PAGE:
Humans focus on calories, fat content, sodium levels, and sugar amounts when looking at food labels. We enjoy eating a variety of foods but don't always want the result of consuming food: the ability to do more work. However, with livestock a profitable business centers on the ability for the livestock to work or produce. More milk or wool is good, better steak and larger burgers means a profit. So forage livestock managers look at food labels differently than the average American in the grocery stores.

Forage quality was defined as the capacity of a forage to supply animal nutrient requirements. Those nutrients are many but the main components of interest are: calories (energy), protein, vitamins, minerals, and water.

Energy is defined as the potential to do work. Energy can be measured in many ways, most commonly as calories in the US and the joule in international areas. A calorie is the heat required to raise the temperature of one gram of water from 16.5 degrees to 17.5 degrees C. One calorie = 4.184 joules. Animals use the calories to work in milk and wool production, gestation, and pulling or running efforts. Livestock feed should be high in calories. One calorie is very small so often kilocalorie (1 kcal = 1,000 calories) and megacalorie ( 1 Mcal = 1,000 kcal or 1,000,000 calories) are used. Energy could be measured as gross or total energy (E), but often the energy available for work is calculated after the energy lost in feces is subtracted. This is called digestible energy (DE). It can be expressed as an amount (kcal/g) or a percentage of the gross energy. Carbohydrates generally have 4.2 kcal/g of energy, while fat has 9.4, and protein has 5.6. With these figures total digestible nutrients (TDN) is calculated by totaling the digestible crude protein, digestible carbohydrates, and 2.25 X digestible crude fat. TDN is a commonly used measurement but not viewed as the best for ruminant animals. Once feedstuffs are consumed there are other ways that energy is lost besides defecation. The feedstuffs are exposed to microorganisms in the rumen so 3-10% of the E is metablozed to methane that escapes from the rumen as eructated (belched) gases. Three to five percent of the E is lost in urine. Subtracting these losses from the digestible energy leaves the metabolized energy (ME). Generally you can convert DE to ME by multiplying the DE by 0.82.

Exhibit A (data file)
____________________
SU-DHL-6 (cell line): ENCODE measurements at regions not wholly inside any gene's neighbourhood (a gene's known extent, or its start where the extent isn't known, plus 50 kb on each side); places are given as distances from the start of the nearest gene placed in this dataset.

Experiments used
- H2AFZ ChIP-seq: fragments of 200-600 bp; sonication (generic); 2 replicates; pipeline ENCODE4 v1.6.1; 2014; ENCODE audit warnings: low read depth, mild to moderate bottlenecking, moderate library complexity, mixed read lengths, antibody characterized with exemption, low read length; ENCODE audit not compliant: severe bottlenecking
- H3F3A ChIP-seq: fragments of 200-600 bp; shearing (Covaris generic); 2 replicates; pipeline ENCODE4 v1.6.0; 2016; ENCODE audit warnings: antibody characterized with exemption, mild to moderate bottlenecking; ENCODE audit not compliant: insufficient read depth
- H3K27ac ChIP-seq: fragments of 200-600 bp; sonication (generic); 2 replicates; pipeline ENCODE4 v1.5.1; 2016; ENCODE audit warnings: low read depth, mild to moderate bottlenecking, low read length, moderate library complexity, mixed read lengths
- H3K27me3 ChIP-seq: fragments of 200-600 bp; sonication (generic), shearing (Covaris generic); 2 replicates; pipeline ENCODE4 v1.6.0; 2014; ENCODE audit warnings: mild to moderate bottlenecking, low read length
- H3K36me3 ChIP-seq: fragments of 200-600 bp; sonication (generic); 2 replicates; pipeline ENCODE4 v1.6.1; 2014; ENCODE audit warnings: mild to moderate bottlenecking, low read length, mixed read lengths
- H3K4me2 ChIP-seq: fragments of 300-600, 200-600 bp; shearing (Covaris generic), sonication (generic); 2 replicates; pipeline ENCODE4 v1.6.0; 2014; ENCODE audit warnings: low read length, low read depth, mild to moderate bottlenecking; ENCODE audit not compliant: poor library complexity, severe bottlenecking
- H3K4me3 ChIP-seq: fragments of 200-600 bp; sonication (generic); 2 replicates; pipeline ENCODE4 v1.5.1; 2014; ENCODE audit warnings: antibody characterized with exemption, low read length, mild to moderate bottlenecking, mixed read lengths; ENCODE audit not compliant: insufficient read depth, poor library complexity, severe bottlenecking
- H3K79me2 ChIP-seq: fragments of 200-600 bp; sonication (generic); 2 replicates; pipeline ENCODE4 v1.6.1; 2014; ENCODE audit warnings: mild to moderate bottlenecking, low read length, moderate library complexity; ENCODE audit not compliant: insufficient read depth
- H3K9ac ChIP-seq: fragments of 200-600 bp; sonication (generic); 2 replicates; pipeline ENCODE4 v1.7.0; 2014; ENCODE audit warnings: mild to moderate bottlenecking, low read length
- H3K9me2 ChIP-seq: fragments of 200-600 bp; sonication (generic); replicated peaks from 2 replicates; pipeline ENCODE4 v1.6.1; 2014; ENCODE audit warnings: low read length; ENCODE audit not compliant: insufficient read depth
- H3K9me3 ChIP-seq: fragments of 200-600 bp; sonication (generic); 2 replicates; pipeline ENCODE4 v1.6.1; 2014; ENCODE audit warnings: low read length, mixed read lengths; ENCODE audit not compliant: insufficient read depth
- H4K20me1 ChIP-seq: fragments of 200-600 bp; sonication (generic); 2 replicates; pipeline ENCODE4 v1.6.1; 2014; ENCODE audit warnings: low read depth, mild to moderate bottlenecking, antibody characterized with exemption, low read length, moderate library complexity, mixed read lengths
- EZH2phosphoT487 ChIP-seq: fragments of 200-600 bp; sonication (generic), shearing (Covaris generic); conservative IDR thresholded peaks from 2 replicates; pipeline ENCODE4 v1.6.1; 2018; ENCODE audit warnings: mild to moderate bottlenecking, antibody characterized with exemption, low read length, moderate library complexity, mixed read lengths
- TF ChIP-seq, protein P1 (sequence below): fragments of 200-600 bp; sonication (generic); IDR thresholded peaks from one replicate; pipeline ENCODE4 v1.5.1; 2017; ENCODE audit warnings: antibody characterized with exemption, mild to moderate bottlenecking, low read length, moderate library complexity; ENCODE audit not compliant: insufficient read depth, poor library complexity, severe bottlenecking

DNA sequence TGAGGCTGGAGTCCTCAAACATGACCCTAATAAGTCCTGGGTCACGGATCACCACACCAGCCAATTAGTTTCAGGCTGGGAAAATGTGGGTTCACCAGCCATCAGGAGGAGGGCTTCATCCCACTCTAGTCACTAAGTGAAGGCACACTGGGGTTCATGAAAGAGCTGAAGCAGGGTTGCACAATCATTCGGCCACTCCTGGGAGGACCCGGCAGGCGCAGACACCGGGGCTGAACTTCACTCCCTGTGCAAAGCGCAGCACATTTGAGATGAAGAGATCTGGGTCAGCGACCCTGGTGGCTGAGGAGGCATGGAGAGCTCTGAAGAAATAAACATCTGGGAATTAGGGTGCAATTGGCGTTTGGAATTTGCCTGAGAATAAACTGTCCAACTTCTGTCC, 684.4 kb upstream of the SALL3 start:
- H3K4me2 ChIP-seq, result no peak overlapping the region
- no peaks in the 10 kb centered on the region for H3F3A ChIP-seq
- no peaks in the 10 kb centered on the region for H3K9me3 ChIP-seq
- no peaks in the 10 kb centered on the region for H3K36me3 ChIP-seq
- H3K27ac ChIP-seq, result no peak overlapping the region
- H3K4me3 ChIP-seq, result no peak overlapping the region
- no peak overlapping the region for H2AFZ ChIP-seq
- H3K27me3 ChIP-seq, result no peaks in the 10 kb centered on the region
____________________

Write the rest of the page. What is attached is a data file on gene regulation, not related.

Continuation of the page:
The other common energy measurement often used is NE which refers to the net energy which expresses the amount of energy available to the animal for maintenance and production after some energy is used to metabolize the consumed food. It is calculated by using the heat increment (HI), which is the increase in heat produced as a result of digestion and metabolic processes resulting from increased ME intake. Subtracting the energy used in metabolization from the ME gives you the net energy (NE). The heat increment can be useful when animals are in cold temperatures and need heat to maintain normal body temperatures but often the heat is dissipated. Heat increment varies with diet and physiological functions of the animal so the range is from 10-90% of the ME.

Net energy is used for maintaining bodily functions (NEm) and if enough is available, for producing new products (NEp) such as growth (NEg), milk (NEl), wool (NEv), and reproduction (NEy).

Protein is another valuable part of forages. Proteins are complex combinations of amino acids which are necessary for synthetic processes essential to life. Amino acids are the building blocks of all cells and tissues including the blood, skeleton, vital organs, brain, muscles, and skin. Proteins are essential to lactating cows since milk solids are about 27% protein. Forages are tested for crude protein, available protein, unavailable protein, adjusted crude protein, and soluable protein. Crude protein (CP) is the most commonly used expression but absorped protein (AP) or metabolized protein (MP) may be more useful. Metabolized protein (MP) is defined as the true protein absorbed by the intestine.

Many minerals are also important in determining the quality of forages. The 15+ minerals are catergorized as either macrominerals or microminerals. Macrominerals include calcium, magnesium, phophorus, potassium, sodium and chlorine, and sulfur. The microminerals are chromium, cobalt, copper, iodine, iron, manganese, molybdenum, nickel, selenium, zinc, arsenic, boron, lead, silicon, and vanadium. The minerals are listed as a percentage of the total sample taken for testing or in parts per million (PPM) for some minerals. For example, calcium may be .19% of the sample and there may be 172 PPM of iron. Since certain minerals may be toxic to livestock if found in large quantities and deficiencies may result in declining animal health and performance, mineral content should be considered in the quality of forage.

Vitamins are vital for animals for various functions and needed to efficiently utilize other nutrients. Vitamin A, D, E, K, B12, Thiamin, Niacin, and Choline are needed. As with humans, supplements can be used but add to the expense of livestock feed.

Lastly, water is needed by livestock and much of the water consumed is within feedstuffs. Water is vital for body temperature regulation, growth, reproduction, lactation, digestion, metabolism, excretion, and many other functions. Water needs will vary according to animal size, growth stage, location, and type of feed. Forages are tested for the dry matter content and moisture content to aid in determining quality.

Corn grain is often used as livestock feed because it has a lot of calories. Other forages have lower calories but provide other valuable components.